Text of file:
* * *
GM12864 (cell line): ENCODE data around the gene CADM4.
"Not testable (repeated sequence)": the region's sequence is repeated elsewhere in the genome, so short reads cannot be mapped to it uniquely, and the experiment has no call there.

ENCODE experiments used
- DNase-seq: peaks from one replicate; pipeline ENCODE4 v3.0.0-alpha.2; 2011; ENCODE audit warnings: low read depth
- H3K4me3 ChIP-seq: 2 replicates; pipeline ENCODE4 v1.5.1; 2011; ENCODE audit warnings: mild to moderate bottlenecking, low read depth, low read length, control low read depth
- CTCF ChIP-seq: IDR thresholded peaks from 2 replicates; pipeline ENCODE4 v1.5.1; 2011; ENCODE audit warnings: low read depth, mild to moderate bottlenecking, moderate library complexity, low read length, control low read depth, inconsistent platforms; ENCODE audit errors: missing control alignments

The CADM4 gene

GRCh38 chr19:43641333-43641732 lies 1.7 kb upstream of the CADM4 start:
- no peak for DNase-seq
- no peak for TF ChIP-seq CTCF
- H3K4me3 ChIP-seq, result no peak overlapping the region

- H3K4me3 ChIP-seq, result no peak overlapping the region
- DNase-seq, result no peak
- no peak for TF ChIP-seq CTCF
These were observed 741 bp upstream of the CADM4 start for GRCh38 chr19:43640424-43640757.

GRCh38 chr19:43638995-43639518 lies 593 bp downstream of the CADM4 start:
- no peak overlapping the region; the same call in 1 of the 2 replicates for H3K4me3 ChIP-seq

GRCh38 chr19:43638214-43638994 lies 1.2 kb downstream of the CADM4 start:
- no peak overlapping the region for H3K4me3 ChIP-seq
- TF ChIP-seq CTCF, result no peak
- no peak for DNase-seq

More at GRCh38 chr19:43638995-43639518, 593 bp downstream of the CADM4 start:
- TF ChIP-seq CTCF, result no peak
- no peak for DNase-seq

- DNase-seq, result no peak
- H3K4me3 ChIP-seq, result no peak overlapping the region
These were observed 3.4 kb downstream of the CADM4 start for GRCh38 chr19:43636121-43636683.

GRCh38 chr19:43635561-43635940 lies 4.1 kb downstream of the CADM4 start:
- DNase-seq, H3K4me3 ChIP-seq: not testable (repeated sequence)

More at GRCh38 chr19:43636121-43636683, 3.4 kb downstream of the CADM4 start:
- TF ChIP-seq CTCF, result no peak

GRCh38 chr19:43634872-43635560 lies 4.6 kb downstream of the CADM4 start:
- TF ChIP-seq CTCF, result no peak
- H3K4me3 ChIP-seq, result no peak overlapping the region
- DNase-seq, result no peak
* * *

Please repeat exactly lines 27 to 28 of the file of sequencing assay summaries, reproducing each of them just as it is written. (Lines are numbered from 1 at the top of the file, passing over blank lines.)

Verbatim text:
These were observed 3.4 kb downstream of the CADM4 start for GRCh38 chr19:43636121-43636683.

GRCh38 chr19:43635561-43635940 lies 4.1 kb downstream of the CADM4 start: